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Linguistics Library Resources Cheat Sheet: Home

What's in this guide

This guide suggests some basic sources for finding linguistics literature and data. Your research project is unique. Please get in touch if you'd like to tackle your literature review or brainstorm your project together!

Before you start

Interlibrary Loan & Carolina BLU

Interlibrary loan and document delivery system: request anything you can't access, there is no limit to number of requests and no cost to you.


Browser extension that searches for open access versions of articles you find.

Finding research articles

Not all sources below will lead to full text content. You can request any articles via Library document delivery -- it's free to you and typically has a 48-hour turn-around.

1. Library databases (Library pays for these)

2. Aggregators (Library pays for some of this content)

  • GoogleScholar

  • CORE

    • Aggregator of open access research papers from institutional repositories around the world.

  • Semantic Scholar

    • Open and free aggregator. Allen Institute for AI product.
  • Dimensions

    • Linked data-based aggregator. Digital Science product.
  • Aminer

    • Search and mining service for researcher social networks. Tsinghua University product.

3. The "Big 5" (Library pays for most of this content)

Five publishers have bought up a large portion of academic journals. One benefit is that you can search across journals on their websites.

Wow, that's a lot of places to check! Do I really have to search each of these? Not necessarily! It depends on your project. There is considerable overlap between some of these resources. If your task is to find a couple scholarly articles, LLBA and one of the aggregators will do the trick. If you are doing a comprehensive literature review, you may want to search several or all of these as due diligence.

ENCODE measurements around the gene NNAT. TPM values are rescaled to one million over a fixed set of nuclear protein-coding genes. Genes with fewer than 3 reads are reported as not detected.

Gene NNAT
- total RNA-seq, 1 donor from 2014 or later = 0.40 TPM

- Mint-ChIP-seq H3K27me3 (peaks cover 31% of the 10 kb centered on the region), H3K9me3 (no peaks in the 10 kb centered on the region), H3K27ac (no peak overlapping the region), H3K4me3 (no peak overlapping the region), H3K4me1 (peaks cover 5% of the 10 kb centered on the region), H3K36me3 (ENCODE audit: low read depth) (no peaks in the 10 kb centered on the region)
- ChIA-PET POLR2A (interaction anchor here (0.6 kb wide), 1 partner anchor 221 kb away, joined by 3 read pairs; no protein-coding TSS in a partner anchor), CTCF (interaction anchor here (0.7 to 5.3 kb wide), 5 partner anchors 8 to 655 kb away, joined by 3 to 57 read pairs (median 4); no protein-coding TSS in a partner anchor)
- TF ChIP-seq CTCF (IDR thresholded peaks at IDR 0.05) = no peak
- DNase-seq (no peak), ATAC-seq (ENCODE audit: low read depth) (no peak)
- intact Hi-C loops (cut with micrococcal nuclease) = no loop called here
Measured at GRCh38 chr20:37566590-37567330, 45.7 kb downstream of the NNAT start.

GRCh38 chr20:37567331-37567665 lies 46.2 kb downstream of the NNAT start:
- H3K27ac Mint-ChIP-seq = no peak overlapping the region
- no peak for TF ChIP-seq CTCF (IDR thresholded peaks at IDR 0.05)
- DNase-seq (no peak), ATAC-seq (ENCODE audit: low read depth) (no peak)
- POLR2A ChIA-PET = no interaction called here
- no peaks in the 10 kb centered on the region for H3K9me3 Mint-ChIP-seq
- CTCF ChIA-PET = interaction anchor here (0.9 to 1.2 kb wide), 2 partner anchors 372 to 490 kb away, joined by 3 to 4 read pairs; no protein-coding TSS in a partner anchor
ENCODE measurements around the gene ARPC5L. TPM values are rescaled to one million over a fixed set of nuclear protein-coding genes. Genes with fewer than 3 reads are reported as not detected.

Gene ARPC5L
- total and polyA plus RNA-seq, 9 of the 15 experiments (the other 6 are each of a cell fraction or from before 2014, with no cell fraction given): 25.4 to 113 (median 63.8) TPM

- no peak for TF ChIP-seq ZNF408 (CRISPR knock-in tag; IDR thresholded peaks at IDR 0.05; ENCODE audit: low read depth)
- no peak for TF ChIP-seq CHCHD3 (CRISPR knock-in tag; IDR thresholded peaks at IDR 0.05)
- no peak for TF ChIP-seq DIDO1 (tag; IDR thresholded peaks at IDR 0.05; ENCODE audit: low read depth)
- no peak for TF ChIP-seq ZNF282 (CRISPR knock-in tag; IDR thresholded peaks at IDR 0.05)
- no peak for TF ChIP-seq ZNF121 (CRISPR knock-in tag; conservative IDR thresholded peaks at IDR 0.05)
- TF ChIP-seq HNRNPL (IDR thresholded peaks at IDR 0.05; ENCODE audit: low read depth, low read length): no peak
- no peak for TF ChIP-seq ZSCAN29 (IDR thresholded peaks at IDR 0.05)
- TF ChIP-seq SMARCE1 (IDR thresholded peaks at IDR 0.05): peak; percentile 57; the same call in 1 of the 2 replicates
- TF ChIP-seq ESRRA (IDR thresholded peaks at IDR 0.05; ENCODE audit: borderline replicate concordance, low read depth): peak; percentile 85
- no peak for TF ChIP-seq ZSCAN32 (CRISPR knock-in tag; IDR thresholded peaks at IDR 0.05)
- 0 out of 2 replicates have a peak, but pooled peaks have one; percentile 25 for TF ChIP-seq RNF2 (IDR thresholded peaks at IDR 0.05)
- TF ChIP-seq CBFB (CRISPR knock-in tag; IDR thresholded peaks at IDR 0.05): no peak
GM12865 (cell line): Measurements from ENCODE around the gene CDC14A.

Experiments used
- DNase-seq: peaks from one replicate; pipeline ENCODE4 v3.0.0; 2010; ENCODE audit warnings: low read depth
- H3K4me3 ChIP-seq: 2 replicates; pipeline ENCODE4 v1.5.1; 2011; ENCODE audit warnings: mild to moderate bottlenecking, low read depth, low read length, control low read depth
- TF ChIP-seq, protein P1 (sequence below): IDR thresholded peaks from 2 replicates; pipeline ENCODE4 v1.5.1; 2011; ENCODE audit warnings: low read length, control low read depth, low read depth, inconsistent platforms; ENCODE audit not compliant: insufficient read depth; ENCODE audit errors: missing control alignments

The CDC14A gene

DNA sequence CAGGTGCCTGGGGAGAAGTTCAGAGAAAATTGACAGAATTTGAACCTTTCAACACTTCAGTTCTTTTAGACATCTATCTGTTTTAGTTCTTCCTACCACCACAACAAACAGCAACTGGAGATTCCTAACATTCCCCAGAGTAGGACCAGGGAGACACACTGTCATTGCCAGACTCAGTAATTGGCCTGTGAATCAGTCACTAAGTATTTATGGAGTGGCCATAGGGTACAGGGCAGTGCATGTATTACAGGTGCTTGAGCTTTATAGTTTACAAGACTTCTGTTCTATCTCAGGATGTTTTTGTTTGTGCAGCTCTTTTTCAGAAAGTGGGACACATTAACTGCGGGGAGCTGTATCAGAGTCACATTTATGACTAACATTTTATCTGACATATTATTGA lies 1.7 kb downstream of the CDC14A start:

Finding books

In contrast to the madness of finding research articles above, there are two main tools for finding books:

  • Library catalog

    • Shows what's held at UNC and in the Triangle (you can request books from Duke, NC State and NC Central).
  • WorldCat and/or its paid version FirstSearch

    • Shows everything held in North American libraries (and beyond): you can request books via Interlibrary Loan.

Books will also show up in some of the databases and aggregators above.

Finding dissertations and theses

Dissertations and theses can be extremely useful for their research content, as bibliographies, or as models for structuring your own project.

Reference resources on the World's Languages

  • APiCS provides expert-based information on 130 grammatical and lexical features of 76 pidgin and creole languages from around the world. It was edited by Susanne Maria Michaelis, Philippe Maurer, Martin Haspelmath, and Magnus Huber. The Library has the 2013 print version and the accompanying Survey of Pidgin and Creole Languages.

Linguistic Corpora Available through University Libraries

University Libraries has purchased data files for the following corpora, compiled by Mark Davies (formerly known as BYU Corpora). Each corpus also comes with a limited-functionality public interface appropriate for small-scale projects, class demos, and casual browsing. The files come in three formats: database, word/lemma/Pos, and linear text. Onyen authentication is required for download.

A note on the Linguistics Data Consortium

In 2017-2018, University Libraries attempted to get campus-wide access to the Linguistics Data Consortium catalog. However, the year-long license negotiations have failed, so unfortunately, we will not be able to provide you access to this data. If you need LDC datasets, please contact your department. Departments may be able to procure specific datasets for limited use, since they do not need to provide access for the entire campus the way the Library does.


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Kirill Tolpygo
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118 Davis Library, CB#3918
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